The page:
We’ve previously talked about standing waves. But what is it ?
Visually, it looks like a dancing wave: the wave is going up and down, but does not seem to travel, because each point has a constant amplitude.
From the video above, you can see that the wave is not moving the same way everywhere: some parts of it go up and down with a maximum amplitude (these points are called antinodes) while some other points seem static (these are called nodes). This is characteristic of a standing wave.
Well, that sounds cool, but how does it occur ?
A standing wave is formed when two identical waves (same frequency, amplitude, speed…) travel in opposite directions and meet: the sum of these two waves will create a standing wave. This is how we generated it in the movie above: by setting an appropriate wave maker frequency, we can generate a wave which propagates along the basin. When it reaches the end wall, it is reflected and comes back in the opposite direction. When meeting the incoming waves, standing waves appear.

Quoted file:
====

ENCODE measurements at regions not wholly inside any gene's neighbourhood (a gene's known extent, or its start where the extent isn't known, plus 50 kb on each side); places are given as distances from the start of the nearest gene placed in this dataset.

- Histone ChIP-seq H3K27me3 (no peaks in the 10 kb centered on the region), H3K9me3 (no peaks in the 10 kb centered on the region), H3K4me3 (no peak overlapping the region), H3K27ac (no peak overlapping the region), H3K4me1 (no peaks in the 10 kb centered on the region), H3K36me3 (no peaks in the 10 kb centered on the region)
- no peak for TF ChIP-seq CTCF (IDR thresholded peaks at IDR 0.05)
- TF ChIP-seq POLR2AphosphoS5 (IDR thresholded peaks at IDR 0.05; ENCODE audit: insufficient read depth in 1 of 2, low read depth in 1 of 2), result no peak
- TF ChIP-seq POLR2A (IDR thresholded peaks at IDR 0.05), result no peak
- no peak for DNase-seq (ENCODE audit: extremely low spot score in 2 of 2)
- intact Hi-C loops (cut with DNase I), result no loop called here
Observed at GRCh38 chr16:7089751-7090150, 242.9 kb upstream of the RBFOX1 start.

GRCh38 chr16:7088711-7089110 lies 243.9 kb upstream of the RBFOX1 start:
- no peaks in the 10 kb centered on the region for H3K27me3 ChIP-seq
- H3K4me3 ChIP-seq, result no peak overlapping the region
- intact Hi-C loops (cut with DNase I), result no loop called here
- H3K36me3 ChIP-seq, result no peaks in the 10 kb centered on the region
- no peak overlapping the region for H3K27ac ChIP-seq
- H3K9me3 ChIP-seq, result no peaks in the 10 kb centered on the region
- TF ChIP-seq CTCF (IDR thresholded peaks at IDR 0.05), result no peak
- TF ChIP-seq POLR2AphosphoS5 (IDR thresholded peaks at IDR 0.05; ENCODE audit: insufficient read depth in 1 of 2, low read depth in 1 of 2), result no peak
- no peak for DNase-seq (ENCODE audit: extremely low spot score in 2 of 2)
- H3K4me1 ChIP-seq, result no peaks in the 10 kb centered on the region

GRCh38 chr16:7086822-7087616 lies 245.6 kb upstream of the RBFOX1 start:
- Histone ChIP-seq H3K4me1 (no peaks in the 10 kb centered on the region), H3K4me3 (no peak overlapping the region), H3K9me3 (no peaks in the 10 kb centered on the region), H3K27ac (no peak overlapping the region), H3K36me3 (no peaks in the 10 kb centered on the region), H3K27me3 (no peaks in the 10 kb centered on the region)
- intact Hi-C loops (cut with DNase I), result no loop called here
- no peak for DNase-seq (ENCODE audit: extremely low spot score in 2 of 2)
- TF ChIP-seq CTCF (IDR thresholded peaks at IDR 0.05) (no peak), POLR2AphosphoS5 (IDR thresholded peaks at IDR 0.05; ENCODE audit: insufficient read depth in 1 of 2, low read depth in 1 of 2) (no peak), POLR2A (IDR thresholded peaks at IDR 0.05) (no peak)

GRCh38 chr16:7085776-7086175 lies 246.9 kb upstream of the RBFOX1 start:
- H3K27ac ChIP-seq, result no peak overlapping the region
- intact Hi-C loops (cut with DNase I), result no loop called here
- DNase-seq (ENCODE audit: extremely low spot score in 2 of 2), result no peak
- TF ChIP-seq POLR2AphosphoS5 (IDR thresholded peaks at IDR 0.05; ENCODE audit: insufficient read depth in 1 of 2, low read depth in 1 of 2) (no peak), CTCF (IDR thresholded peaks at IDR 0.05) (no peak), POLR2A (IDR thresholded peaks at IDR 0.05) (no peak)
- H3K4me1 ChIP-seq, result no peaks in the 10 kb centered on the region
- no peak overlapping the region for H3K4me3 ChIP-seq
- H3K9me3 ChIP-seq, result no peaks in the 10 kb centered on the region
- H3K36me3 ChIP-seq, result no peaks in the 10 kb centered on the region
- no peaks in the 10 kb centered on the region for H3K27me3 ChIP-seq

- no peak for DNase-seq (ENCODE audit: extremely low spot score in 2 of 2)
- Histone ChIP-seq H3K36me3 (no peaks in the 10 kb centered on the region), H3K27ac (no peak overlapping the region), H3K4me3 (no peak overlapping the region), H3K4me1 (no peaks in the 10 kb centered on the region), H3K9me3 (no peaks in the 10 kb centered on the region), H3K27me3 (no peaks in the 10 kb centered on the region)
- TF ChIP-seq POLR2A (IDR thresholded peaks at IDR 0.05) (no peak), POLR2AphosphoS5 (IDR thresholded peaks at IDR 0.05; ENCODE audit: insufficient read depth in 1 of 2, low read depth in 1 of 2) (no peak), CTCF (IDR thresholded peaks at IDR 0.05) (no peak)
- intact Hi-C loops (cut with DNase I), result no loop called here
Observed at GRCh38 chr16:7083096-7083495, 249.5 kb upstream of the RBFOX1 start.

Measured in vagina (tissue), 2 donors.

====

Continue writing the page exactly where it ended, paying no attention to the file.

The number of standing waves in the basin depends on the frequency of the wave maker. This one must satisfy an equation involving the length of the basin, the number of waves that we wish (the “wave number“) and the wave length (basically the distance between two crests). In the video below you can count 7 waves, but we could have generated 1, 2 or 13 waves just by changing the frequency of the wave maker.
Can this occur in daily life ?
Of course it can ! Just take a string, hold it in both ends, and move it up and down. Give it a try with different speeds: one of them (corresponding to the resonance frequency), will create a standing wave.
You can also observe standing waves in shallow water, in music (harmonics), light, and a lot of other applications.
Ok, but how is Maths involved in this ?
Well, you can use Maths to simulate these standing waves: by solving waves equations analytically or numerically and choosing an initial condition (that is, the solution at initial time t=0) that satisfies the characteristics of a standing wave, you can end up with the kind of simulations below. These simulations can then be used to set testbeds, which are a primordial step in the production process of any object. For instance, we can predict the behaviour of a boat in such waves, in order to improve its design.
Nice, right ? 😉